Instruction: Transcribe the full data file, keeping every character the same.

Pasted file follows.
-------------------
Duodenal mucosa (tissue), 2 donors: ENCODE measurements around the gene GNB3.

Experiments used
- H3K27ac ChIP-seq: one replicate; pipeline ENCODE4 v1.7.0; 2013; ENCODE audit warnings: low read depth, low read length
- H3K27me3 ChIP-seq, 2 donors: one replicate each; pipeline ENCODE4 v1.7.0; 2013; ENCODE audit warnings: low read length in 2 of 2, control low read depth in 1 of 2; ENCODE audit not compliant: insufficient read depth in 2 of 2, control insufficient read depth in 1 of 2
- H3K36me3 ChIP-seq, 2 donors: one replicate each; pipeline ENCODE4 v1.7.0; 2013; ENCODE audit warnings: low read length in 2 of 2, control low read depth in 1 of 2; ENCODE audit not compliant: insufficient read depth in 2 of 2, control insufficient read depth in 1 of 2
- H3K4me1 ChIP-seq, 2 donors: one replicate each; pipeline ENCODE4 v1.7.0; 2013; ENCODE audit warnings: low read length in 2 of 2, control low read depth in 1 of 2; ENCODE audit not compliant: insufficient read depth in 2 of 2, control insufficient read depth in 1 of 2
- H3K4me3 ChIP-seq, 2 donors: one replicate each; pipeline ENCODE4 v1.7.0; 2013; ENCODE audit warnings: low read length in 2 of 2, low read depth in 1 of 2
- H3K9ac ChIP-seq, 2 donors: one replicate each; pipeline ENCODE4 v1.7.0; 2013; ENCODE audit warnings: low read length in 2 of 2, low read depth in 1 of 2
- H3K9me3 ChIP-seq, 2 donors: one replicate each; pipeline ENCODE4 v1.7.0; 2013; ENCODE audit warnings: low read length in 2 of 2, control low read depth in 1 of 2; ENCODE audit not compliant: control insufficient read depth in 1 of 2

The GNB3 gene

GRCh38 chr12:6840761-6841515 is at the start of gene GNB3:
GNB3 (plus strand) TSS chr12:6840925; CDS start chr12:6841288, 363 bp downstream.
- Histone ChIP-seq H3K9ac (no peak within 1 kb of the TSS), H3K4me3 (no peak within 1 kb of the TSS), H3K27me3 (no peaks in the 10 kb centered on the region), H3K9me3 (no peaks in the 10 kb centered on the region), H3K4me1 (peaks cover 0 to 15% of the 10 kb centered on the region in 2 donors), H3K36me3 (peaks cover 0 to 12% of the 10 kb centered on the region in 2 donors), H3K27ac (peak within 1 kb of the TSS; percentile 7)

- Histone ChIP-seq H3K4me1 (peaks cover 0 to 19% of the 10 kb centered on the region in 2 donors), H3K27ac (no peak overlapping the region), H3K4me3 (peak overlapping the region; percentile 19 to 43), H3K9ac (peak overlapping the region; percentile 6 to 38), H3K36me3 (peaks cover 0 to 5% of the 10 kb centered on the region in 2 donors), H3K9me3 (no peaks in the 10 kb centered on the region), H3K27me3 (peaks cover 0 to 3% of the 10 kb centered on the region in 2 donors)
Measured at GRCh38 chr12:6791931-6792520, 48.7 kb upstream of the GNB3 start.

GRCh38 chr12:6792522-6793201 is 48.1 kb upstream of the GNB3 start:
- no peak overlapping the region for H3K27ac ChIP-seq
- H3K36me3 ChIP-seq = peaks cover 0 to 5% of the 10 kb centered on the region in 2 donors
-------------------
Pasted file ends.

Duodenal mucosa (tissue), 2 donors: ENCODE measurements around the gene GNB3.

Experiments used
- H3K27ac ChIP-seq: one replicate; pipeline ENCODE4 v1.7.0; 2013; ENCODE audit warnings: low read depth, low read length
- H3K27me3 ChIP-seq, 2 donors: one replicate each; pipeline ENCODE4 v1.7.0; 2013; ENCODE audit warnings: low read length in 2 of 2, control low read depth in 1 of 2; ENCODE audit not compliant: insufficient read depth in 2 of 2, control insufficient read depth in 1 of 2
- H3K36me3 ChIP-seq, 2 donors: one replicate each; pipeline ENCODE4 v1.7.0; 2013; ENCODE audit warnings: low read length in 2 of 2, control low read depth in 1 of 2; ENCODE audit not compliant: insufficient read depth in 2 of 2, control insufficient read depth in 1 of 2
- H3K4me1 ChIP-seq, 2 donors: one replicate each; pipeline ENCODE4 v1.7.0; 2013; ENCODE audit warnings: low read length in 2 of 2, control low read depth in 1 of 2; ENCODE audit not compliant: insufficient read depth in 2 of 2, control insufficient read depth in 1 of 2
- H3K4me3 ChIP-seq, 2 donors: one replicate each; pipeline ENCODE4 v1.7.0; 2013; ENCODE audit warnings: low read length in 2 of 2, low read depth in 1 of 2
- H3K9ac ChIP-seq, 2 donors: one replicate each; pipeline ENCODE4 v1.7.0; 2013; ENCODE audit warnings: low read length in 2 of 2, low read depth in 1 of 2
- H3K9me3 ChIP-seq, 2 donors: one replicate each; pipeline ENCODE4 v1.7.0; 2013; ENCODE audit warnings: low read length in 2 of 2, control low read depth in 1 of 2; ENCODE audit not compliant: control insufficient read depth in 1 of 2

The GNB3 gene

GRCh38 chr12:6840761-6841515 is at the start of gene GNB3:
GNB3 (plus strand) TSS chr12:6840925; CDS start chr12:6841288, 363 bp downstream.
- Histone ChIP-seq H3K9ac (no peak within 1 kb of the TSS), H3K4me3 (no peak within 1 kb of the TSS), H3K27me3 (no peaks in the 10 kb centered on the region), H3K9me3 (no peaks in the 10 kb centered on the region), H3K4me1 (peaks cover 0 to 15% of the 10 kb centered on the region in 2 donors), H3K36me3 (peaks cover 0 to 12% of the 10 kb centered on the region in 2 donors), H3K27ac (peak within 1 kb of the TSS; percentile 7)

- Histone ChIP-seq H3K4me1 (peaks cover 0 to 19% of the 10 kb centered on the region in 2 donors), H3K27ac (no peak overlapping the region), H3K4me3 (peak overlapping the region; percentile 19 to 43), H3K9ac (peak overlapping the region; percentile 6 to 38), H3K36me3 (peaks cover 0 to 5% of the 10 kb centered on the region in 2 donors), H3K9me3 (no peaks in the 10 kb centered on the region), H3K27me3 (peaks cover 0 to 3% of the 10 kb centered on the region in 2 donors)
Measured at GRCh38 chr12:6791931-6792520, 48.7 kb upstream of the GNB3 start.

GRCh38 chr12:6792522-6793201 is 48.1 kb upstream of the GNB3 start:
- no peak overlapping the region for H3K27ac ChIP-seq
- H3K36me3 ChIP-seq = peaks cover 0 to 5% of the 10 kb centered on the region in 2 donors